Any beans which are not considered sufficiently dry for packing are spread out in the sun. There are cocoa concrete drying grounds for this purpose in the compounds.
For transport, the beans are packed into large sacks, or, as they are commonly called, "bags." Each filled bag is dumped on to platform scales by darkie yard-boys. When the scales register a certain exact weight - usually 140 lbs. - the bag is hauled off the platform and passed on to another gang of darkies, whose business it is to sew up the mouth. The bags are next stacked in the factory's store, flanking the railway siding.
From the up-country stores, the bags of cocoa beans go by train to Accra. Here, the Agent of the European firm to whom they belong must arrange to meet them with motor lorries and be able to give them storage accommodation until such time as there is room for them on a steamer going to the land of their destination. When the Agent is advised that such a steamer is due in the Accra roads, the cocoa bags are taken by motor lorry from store to beach, where they are stacked up so that no time may be lost in getting them aboard. When a steamer is expected in, homeward bound for England, France or America, the beach at Accra is suggestive of a cross between Brooklands on a race day and Yarmouth sands on August Bank Holiday, except, of course, that everyone in the crowd is hard at work instead of hard at play. When the steamer drops anchor, the scene is still more animated, for every bag of cocoa has to be carried down to the water's edge and taken in a surf boat to the ship.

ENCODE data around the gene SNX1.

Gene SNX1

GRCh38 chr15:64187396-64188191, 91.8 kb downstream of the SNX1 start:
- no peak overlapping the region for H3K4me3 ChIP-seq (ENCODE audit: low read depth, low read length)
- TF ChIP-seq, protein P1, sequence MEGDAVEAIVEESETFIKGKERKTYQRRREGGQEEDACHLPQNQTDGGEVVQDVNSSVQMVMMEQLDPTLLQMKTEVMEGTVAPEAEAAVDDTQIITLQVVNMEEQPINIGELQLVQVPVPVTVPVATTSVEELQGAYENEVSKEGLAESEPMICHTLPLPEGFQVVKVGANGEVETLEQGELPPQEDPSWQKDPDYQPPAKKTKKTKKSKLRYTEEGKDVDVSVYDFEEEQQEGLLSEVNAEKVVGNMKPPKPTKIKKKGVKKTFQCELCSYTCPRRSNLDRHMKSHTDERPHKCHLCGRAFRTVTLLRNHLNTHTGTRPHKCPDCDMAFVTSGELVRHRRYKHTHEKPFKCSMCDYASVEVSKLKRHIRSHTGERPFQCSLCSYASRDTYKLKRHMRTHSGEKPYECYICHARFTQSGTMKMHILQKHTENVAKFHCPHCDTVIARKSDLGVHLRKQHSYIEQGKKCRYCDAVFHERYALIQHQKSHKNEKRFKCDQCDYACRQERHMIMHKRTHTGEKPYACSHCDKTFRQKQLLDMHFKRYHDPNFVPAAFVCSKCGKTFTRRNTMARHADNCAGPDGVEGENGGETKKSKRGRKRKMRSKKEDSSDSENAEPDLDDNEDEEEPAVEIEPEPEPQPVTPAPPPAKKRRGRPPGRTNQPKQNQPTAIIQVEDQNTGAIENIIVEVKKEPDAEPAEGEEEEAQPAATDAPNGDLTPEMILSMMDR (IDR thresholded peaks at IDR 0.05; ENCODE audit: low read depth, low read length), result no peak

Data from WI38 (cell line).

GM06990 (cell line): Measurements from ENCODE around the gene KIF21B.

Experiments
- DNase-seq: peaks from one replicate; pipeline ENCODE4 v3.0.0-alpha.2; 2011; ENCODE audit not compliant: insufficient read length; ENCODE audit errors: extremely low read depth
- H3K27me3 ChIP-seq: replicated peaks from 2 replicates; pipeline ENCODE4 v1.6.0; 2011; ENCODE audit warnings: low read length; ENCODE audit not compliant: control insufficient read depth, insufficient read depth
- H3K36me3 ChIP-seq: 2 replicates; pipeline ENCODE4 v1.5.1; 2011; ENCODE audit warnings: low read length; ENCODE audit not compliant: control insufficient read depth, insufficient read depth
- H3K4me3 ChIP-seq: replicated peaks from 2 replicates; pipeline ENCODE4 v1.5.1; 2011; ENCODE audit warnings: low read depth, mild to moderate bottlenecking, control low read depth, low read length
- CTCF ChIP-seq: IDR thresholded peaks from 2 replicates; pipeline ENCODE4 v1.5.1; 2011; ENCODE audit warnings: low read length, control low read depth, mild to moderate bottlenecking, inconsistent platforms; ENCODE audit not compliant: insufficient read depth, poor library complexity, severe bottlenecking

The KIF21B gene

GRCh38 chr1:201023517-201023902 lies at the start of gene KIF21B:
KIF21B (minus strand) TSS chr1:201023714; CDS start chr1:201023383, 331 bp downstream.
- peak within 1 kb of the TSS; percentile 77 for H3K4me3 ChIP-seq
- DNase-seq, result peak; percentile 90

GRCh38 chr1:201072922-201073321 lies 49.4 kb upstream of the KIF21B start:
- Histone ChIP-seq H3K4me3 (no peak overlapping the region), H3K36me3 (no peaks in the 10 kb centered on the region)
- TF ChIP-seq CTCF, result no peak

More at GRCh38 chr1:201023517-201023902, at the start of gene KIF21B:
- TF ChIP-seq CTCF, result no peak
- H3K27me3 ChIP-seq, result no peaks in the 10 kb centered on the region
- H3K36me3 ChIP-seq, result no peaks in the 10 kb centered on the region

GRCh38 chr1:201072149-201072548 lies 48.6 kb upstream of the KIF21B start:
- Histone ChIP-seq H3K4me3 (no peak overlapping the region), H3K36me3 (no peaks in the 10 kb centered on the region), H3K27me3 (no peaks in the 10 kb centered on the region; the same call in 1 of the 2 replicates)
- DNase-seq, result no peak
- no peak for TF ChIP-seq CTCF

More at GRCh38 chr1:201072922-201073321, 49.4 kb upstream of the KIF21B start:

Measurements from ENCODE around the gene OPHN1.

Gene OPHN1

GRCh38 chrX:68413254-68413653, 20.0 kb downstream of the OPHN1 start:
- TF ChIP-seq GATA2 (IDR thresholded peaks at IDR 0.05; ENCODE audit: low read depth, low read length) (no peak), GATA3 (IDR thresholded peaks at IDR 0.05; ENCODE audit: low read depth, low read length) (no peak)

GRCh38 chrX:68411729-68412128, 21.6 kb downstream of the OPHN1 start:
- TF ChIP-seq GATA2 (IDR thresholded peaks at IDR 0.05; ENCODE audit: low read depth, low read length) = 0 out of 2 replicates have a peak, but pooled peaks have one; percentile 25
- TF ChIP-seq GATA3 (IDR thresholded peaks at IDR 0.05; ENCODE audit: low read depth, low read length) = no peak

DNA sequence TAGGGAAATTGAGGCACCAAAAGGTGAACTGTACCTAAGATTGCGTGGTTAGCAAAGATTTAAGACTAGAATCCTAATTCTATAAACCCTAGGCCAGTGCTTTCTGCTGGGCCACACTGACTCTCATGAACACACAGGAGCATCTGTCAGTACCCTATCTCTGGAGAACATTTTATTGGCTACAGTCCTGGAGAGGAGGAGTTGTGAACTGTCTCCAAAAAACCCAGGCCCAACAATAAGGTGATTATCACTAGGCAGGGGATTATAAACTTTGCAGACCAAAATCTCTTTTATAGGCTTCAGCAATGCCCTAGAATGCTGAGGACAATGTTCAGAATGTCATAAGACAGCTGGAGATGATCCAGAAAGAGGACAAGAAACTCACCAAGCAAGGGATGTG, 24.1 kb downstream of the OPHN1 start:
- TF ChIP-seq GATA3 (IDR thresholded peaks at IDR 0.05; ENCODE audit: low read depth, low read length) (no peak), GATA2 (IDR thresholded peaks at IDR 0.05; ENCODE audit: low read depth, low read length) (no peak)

Drying Cocoa : Grenada